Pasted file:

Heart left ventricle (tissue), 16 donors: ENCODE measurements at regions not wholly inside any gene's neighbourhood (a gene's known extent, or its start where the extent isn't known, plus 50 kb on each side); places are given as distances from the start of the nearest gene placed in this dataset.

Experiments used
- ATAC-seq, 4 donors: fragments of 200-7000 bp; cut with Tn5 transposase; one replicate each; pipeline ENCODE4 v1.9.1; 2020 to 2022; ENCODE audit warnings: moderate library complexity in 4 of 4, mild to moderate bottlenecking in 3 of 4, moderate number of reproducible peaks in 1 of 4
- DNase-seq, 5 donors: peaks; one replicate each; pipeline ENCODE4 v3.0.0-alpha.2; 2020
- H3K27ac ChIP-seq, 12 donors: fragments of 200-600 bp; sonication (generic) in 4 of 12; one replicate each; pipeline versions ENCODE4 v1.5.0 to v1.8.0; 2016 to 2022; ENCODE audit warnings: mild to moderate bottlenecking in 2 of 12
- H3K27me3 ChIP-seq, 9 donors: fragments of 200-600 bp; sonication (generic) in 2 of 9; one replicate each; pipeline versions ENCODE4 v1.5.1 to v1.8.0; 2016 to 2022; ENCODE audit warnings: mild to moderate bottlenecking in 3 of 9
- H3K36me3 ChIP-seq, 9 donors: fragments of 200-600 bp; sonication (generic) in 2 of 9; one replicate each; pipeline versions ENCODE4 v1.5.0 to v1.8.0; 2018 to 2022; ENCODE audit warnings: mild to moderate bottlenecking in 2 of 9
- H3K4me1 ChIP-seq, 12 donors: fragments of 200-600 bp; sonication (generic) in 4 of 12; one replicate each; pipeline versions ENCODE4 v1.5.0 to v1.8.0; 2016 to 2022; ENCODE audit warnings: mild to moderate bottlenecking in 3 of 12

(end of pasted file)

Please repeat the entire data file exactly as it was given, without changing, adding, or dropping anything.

Heart left ventricle (tissue), 16 donors: ENCODE measurements at regions not wholly inside any gene's neighbourhood (a gene's known extent, or its start where the extent isn't known, plus 50 kb on each side); places are given as distances from the start of the nearest gene placed in this dataset.

Experiments used
- ATAC-seq, 4 donors: fragments of 200-7000 bp; cut with Tn5 transposase; one replicate each; pipeline ENCODE4 v1.9.1; 2020 to 2022; ENCODE audit warnings: moderate library complexity in 4 of 4, mild to moderate bottlenecking in 3 of 4, moderate number of reproducible peaks in 1 of 4
- DNase-seq, 5 donors: peaks; one replicate each; pipeline ENCODE4 v3.0.0-alpha.2; 2020
- H3K27ac ChIP-seq, 12 donors: fragments of 200-600 bp; sonication (generic) in 4 of 12; one replicate each; pipeline versions ENCODE4 v1.5.0 to v1.8.0; 2016 to 2022; ENCODE audit warnings: mild to moderate bottlenecking in 2 of 12
- H3K27me3 ChIP-seq, 9 donors: fragments of 200-600 bp; sonication (generic) in 2 of 9; one replicate each; pipeline versions ENCODE4 v1.5.1 to v1.8.0; 2016 to 2022; ENCODE audit warnings: mild to moderate bottlenecking in 3 of 9
- H3K36me3 ChIP-seq, 9 donors: fragments of 200-600 bp; sonication (generic) in 2 of 9; one replicate each; pipeline versions ENCODE4 v1.5.0 to v1.8.0; 2018 to 2022; ENCODE audit warnings: mild to moderate bottlenecking in 2 of 9
- H3K4me1 ChIP-seq, 12 donors: fragments of 200-600 bp; sonication (generic) in 4 of 12; one replicate each; pipeline versions ENCODE4 v1.5.0 to v1.8.0; 2016 to 2022; ENCODE audit warnings: mild to moderate bottlenecking in 3 of 12